I am sorry to take up your combox talking about me when I should be doing what others before me have done and talk about you. It is your blog after all. But this is what your heart's sparked in my own heart.

God bless you Adoro.

Adoro said...

Owen ~ Perspective! In the Catholic context, "Vocation" is the foundation. It is priesthood, marriage, or religious life (maybe single life). You DO know your Vocation! You're married! You're a father!

Your angst isn't with vocation; it's in career and how to live out the evangelical call. Is it possibl for you to be ordained to the Priesthood? Do you fall under that convert category that the Church would consider? If not...then your struggle is with the wider term of "vocation" which really means "job".

And yeah, I'm there, too. But I've realized that if I don't figure out #1, I'll never figure out the rest. You've got #1 out of the way. Breathe. Trust God.


God bless!

owenswain said...

Hi Adoro.
Yup, I do understand the Catholic context of Vocation.In terms of my vocation of marriage I understand that much better now as a Catholic, thanks be to Our Lord. Really, I do understand this difference.

But you are correct about the angst being present, there's wads of it. If it were money I could give it to your country and the recession
would be over.

But there is a very real sense of vocational calling; vocalling perhaps? My primary occupational calling has been "artist" - I believe this was true even during my 20 year hiccup as an ordained minister.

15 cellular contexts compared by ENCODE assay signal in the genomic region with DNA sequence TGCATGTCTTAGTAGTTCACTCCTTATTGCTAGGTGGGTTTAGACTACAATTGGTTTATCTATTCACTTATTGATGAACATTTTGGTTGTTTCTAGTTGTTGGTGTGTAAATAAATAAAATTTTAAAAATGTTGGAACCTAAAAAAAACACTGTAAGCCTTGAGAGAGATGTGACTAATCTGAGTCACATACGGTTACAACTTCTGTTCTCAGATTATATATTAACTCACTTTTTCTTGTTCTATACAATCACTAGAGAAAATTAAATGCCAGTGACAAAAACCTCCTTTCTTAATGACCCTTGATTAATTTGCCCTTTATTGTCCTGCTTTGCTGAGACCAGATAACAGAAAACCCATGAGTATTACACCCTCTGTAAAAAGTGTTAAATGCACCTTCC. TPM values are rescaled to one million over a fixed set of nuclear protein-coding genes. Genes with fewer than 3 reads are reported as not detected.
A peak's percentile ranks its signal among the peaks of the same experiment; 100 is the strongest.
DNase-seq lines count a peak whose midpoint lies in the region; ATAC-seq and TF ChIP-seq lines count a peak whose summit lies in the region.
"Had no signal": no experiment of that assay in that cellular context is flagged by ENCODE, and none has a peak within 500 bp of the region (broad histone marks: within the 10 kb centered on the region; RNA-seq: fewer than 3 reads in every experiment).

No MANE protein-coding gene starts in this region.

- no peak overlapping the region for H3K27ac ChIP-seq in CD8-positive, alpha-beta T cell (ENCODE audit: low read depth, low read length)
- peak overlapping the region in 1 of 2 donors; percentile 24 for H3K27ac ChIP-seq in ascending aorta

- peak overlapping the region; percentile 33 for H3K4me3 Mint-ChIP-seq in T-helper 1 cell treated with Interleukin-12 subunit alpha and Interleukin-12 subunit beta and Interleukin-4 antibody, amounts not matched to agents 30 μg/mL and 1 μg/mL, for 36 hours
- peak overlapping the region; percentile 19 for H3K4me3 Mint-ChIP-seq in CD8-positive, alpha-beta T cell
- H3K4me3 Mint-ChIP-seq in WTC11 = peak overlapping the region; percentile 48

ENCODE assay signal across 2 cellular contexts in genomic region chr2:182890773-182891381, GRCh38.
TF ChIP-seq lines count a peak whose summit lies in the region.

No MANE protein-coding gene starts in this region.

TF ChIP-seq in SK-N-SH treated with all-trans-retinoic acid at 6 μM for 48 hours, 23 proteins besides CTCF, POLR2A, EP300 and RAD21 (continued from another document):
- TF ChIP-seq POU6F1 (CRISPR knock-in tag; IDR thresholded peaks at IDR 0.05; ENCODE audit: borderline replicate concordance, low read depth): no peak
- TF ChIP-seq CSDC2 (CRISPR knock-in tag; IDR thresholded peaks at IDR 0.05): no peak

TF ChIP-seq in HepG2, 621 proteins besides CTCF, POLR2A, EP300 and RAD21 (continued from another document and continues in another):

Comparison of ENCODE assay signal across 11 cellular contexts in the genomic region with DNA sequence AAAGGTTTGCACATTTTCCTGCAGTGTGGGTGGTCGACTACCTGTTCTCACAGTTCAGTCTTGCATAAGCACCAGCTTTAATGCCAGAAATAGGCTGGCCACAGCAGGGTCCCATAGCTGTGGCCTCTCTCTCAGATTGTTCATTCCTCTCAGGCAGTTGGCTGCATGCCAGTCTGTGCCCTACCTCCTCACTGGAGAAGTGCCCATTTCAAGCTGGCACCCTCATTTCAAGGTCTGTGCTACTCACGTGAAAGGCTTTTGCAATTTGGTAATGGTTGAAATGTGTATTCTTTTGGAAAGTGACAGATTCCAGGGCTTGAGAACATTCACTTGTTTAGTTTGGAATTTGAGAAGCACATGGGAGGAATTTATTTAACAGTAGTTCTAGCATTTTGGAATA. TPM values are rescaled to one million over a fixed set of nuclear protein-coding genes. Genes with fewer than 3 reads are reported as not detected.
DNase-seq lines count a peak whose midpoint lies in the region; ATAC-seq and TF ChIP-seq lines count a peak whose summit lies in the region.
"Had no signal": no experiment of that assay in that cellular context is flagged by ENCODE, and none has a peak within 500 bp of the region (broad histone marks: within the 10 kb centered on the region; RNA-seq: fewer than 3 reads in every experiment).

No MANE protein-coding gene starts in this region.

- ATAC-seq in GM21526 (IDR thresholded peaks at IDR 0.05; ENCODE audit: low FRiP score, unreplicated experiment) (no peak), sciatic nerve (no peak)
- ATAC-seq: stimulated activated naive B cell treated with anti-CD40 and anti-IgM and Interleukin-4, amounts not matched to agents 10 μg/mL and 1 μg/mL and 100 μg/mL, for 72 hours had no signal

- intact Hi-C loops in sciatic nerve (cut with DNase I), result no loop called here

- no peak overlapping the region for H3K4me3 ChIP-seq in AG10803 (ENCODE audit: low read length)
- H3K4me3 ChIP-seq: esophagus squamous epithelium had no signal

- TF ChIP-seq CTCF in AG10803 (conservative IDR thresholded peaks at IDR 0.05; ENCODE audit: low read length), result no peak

From where I am, and I do appreciate your word of encouragement, being their (marriage) already isn't making my breathing any easier. Trust God. Girl, that's all I have been trying to learn to do for the past 10 years and thankfully, I am still trying.

God bless you back :)

Melody K said...

Praying for you, Adoro, and also for you, Owen.
Owen, if the priesthood is not possible for you, have you ever thought of the diaconate? (Though that won't solve the job problem; most deacons aren't paid.) It does however open opportunities for ministry.

Adoro said...

Well, do need a director, that's for sure!

I can't find one at all...been looking, called another today, he's going to refer me to other people I can add to my "rejection" stack. All good priests, just really busy. Because the good ones are!

And there you had TWO directors! lol

Is it possible you were getting direction from too many sources? Or are now?

If it's an evangelical call to ministry, have you spoken with your Bishop? (I would have no idea how these things work, but it would seem the local ordinary might be of assistance?)

You probably already did that, though, so ignore me.

About trustig God....I wonder if I'll EVER learn how to do that!

owenswain said...